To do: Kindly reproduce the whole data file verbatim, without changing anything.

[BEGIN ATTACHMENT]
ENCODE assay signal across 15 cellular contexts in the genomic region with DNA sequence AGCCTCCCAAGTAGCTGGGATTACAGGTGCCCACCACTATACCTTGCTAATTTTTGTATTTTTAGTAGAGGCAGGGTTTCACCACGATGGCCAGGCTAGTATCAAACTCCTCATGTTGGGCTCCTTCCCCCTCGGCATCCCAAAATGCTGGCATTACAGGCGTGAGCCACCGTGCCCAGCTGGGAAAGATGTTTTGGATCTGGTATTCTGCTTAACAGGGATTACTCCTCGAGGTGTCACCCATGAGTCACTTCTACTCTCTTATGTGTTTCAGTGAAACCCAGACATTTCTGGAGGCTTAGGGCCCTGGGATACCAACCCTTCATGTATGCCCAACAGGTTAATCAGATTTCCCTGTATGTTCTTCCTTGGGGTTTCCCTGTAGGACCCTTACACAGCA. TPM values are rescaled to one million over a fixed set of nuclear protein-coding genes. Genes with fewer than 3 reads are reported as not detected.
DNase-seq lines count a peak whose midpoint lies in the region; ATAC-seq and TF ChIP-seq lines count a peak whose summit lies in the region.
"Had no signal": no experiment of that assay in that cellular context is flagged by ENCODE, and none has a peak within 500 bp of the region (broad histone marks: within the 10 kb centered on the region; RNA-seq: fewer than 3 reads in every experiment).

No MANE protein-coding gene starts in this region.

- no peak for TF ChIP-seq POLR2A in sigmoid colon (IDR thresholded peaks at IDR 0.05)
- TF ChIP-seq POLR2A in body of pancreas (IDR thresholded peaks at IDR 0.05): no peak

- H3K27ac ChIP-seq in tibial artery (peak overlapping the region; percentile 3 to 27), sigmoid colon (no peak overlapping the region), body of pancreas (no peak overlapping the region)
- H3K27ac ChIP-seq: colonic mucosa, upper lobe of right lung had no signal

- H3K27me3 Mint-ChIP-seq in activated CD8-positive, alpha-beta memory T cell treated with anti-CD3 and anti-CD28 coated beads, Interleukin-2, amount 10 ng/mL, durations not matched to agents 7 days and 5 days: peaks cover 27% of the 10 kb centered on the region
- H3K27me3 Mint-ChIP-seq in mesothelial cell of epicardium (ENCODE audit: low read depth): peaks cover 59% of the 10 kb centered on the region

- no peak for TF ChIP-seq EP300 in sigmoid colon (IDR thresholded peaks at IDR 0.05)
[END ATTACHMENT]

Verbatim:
ENCODE assay signal across 15 cellular contexts in the genomic region with DNA sequence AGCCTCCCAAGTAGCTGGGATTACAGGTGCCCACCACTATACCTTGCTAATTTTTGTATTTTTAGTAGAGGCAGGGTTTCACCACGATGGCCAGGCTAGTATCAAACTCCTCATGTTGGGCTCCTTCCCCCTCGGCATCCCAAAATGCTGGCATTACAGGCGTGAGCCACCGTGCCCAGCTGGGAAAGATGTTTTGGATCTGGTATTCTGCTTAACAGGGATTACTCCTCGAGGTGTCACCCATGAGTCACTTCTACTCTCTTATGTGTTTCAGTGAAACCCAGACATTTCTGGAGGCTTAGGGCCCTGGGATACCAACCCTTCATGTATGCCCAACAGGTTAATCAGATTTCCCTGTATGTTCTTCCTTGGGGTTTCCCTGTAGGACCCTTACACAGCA. TPM values are rescaled to one million over a fixed set of nuclear protein-coding genes. Genes with fewer than 3 reads are reported as not detected.
DNase-seq lines count a peak whose midpoint lies in the region; ATAC-seq and TF ChIP-seq lines count a peak whose summit lies in the region.
"Had no signal": no experiment of that assay in that cellular context is flagged by ENCODE, and none has a peak within 500 bp of the region (broad histone marks: within the 10 kb centered on the region; RNA-seq: fewer than 3 reads in every experiment).

No MANE protein-coding gene starts in this region.

- no peak for TF ChIP-seq POLR2A in sigmoid colon (IDR thresholded peaks at IDR 0.05)
- TF ChIP-seq POLR2A in body of pancreas (IDR thresholded peaks at IDR 0.05): no peak

- H3K27ac ChIP-seq in tibial artery (peak overlapping the region; percentile 3 to 27), sigmoid colon (no peak overlapping the region), body of pancreas (no peak overlapping the region)
- H3K27ac ChIP-seq: colonic mucosa, upper lobe of right lung had no signal

- H3K27me3 Mint-ChIP-seq in activated CD8-positive, alpha-beta memory T cell treated with anti-CD3 and anti-CD28 coated beads, Interleukin-2, amount 10 ng/mL, durations not matched to agents 7 days and 5 days: peaks cover 27% of the 10 kb centered on the region
- H3K27me3 Mint-ChIP-seq in mesothelial cell of epicardium (ENCODE audit: low read depth): peaks cover 59% of the 10 kb centered on the region

- no peak for TF ChIP-seq EP300 in sigmoid colon (IDR thresholded peaks at IDR 0.05)